William Schaffner, a professor of infectious diseases at Vanderbilt University School of Medicine in Nashville, said the lower number of cruises as the industry restarts and lower passenger concentration — at least on many lines — are likely factors behind the lower number of outbreaks. But he said the precautions taken against Covid-19 were “undoubtedly useful” in combating the spread of norovirus as well.

“The stricter we are with all these hygiene measures, the more other infectious agents will be transmitted,” he said.

Norovirus, he said, is “extremely” contagious. Schaffner praised cruise lines for their disinfection practices even before the coronavirus emerged.

“Before this happened, the cruise industry, under the guidance of the CDC, had a lot of infection control activities in place that they implemented really rigorously,” he said.

Cruise lines have touted improved cleaning and hygiene protocols since the pandemic began. Royal Caribbean International, for example, says on its website that while hand sanitizer stations have always been on board, the line has increased the number by 75.

“And we’re placing them wherever you’re most likely to use them, near elevators and at exits and entrances to all venues, as well as anywhere on board where there aren’t hand washing stations or toilet sinks in close proximity,” according to the site says.

The company said it has improved its cleaning protocols, noting that high-traffic areas such as elevators, stairs, escalators and boardwalks are cleaned every two hours and gangway rails are cleaned every 20 to 30 minutes when the surrounding area is busy.

Norwegian Cruise Line said it has implemented “comprehensive enhanced cleaning and hygiene protocols” and has had a dedicated health officer on all ships who “oversees the daily hygiene and cleanliness of all public areas and accommodation”.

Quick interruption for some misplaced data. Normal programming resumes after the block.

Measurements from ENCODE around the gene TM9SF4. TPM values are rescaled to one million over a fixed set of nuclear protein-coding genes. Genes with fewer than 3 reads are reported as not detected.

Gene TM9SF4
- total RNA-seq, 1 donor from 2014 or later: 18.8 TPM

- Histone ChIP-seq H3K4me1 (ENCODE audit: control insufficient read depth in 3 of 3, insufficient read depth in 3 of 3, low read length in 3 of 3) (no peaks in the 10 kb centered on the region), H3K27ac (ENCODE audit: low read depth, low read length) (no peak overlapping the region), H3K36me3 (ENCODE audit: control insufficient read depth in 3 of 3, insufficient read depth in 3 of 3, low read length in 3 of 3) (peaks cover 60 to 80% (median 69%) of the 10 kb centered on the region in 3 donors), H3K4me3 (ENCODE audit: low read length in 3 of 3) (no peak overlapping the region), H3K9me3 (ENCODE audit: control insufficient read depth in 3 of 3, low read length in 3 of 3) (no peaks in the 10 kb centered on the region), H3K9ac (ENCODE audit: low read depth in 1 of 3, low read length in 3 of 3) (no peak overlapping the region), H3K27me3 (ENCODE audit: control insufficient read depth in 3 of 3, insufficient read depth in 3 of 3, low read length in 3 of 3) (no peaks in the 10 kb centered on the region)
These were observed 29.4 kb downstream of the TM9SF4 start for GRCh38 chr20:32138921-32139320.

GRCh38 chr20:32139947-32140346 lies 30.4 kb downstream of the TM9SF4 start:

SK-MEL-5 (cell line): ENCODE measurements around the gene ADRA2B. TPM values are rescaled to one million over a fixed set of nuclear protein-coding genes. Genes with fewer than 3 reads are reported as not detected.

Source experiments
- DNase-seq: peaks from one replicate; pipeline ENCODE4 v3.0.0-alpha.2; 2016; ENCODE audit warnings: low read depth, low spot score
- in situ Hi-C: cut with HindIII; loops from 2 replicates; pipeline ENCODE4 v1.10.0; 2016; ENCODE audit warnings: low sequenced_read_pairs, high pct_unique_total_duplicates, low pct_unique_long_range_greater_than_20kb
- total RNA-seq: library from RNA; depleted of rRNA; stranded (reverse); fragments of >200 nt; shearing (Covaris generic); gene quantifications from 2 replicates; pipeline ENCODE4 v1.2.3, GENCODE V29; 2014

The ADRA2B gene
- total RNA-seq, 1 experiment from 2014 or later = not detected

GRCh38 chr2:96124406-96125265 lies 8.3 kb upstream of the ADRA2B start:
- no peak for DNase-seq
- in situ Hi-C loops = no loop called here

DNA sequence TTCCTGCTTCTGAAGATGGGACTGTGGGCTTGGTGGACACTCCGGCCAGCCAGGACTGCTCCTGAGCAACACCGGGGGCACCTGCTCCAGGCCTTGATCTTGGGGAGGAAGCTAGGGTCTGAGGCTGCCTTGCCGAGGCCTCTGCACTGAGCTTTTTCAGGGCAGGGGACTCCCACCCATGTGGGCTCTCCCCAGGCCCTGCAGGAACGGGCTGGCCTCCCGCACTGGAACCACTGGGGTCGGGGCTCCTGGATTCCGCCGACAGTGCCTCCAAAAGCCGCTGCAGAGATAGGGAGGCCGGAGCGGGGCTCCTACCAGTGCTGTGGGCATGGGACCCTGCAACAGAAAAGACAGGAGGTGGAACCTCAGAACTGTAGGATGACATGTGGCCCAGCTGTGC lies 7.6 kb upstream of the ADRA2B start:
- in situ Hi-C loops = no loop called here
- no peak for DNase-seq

At least temporarily, some cruise lines have ditched self-service buffets to let staff serve passengers at the aid stations — although the old style has largely returned, according to cruise news site Cruise Critic.

The CDC says norovirus is spread through direct contact or sharing food or utensils with someone who is infected. Outbreaks can also be caused by contaminated food, water, or surfaces. Common facilities include health facilities, restaurants, schools or childcare facilities, and cruise ships, the agency says, though it notes that ships account for just 1 percent of all norovirus outbreaks.

According to the CDC, the virus can persist on surfaces for days or weeks.

“Norovirus can be particularly difficult to control on cruise ships because of the cramped living quarters, common dining areas, and rapid passenger turnover,” the CDC says on its website.

“When the ship docks, norovirus can be brought on board in contaminated food or water, or by passengers who have been infected while on land.”

©Washington Post

https://www.independent.ie/life/travel/cruise/one-side-effect-of-cruise-ship-covid-rules-norovirus-has-plummeted-41930473.html A side effect of the Covid rules for cruise lines? Norovirus has declined sharply

Fry Electronics Team